“With its near-monopoly status distorting the textbook and other instructional materials markets,” said Neal McCluskey, director of the Cato Institute’s Center for Educational Freedom, who co-authored the study with Rebarber, “Common Core blunts the innovation, dynamism and competition that is the heart of the school choice movement.”

The authors find that after several decades of only incremental test score improvements, which started prior to federal requirements for curriculum centralization, since Common Core was implemented in 45 states and Washington, D.C., student results are showing the first significant declines in achievement, especially for students who were already behind.

Fourth- and eighth-grade math scores were down overall on the 2015 and 2017 National Assessment of Educational Progress. The declines among lower-performing students (bottom quartile) were even steeper. Fourth- and eighth-grade reading scores were flat, with declines among lower-performing students. At the same time, the U.S. is no closer to the internationally competitive performance in math and science observed in top-tier developed nations.

Instead of accelerating the curriculum to more advanced topics and following the practices of leading international competitors, Common Core’s politically-driven process resulted in the adoption of the mediocre curriculum sequences used in a number of mid-performing states and promoted progressive instructional dogmas shared by its developers.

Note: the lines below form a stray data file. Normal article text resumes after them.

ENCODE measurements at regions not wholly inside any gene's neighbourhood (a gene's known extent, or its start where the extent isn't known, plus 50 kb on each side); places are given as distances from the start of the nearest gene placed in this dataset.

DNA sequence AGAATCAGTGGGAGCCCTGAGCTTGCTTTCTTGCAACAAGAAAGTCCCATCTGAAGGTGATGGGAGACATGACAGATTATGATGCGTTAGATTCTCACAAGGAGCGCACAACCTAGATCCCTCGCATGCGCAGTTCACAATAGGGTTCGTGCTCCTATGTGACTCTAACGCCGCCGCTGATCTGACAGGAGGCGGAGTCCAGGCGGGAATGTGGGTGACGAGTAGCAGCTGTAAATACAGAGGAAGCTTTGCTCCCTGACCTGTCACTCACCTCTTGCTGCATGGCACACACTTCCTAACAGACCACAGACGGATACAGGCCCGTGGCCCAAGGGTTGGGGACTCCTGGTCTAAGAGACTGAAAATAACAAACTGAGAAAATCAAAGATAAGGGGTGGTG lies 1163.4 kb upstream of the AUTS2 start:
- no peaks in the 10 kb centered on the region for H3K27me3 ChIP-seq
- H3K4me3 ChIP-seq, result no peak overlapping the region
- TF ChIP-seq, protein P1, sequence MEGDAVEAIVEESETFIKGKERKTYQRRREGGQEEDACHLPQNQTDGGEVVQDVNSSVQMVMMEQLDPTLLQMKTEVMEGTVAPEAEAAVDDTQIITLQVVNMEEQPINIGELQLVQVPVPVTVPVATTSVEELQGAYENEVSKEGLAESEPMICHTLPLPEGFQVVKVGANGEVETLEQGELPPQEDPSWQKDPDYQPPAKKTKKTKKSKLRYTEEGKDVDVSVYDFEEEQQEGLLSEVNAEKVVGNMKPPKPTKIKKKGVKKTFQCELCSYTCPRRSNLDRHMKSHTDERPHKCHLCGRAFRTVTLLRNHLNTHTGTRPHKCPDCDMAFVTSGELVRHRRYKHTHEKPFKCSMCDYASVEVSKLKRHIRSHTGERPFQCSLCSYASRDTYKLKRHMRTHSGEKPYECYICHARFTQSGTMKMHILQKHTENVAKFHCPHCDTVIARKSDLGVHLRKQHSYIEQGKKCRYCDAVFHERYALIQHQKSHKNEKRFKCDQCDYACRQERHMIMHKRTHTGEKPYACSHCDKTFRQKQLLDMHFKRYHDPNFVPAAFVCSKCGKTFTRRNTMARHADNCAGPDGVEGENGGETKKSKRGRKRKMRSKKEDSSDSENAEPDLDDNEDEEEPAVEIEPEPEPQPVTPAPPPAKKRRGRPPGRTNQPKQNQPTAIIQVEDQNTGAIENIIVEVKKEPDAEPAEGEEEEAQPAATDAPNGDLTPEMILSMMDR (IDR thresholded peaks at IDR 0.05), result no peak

The authors do not recommend the adoption of a different set of national curriculum standards; rather they propose reducing federal mandates and permitting broader state experimentation.

At the state level, the authors identify two possible avenues for reform of public schools. The first is for states to emulate the pre-Common Core Massachusetts model, under which the state engaged a team of visionary curriculum standards drafters to develop clear and ambitious academic goals approximating the highest quality public and private schools. The reality, however, is that most states have not been successful in implementing this model and even Massachusetts in recent years has moved away from this approach in favor of the flawed Common Core.

“The second possibility is to re-conceptualize standards-based reform and accountability,” says co-author Rebarber. “We must shift standards-based reforms away from government central planners in order to disrupt the status quo and leverage innovative, ambitious curricula.”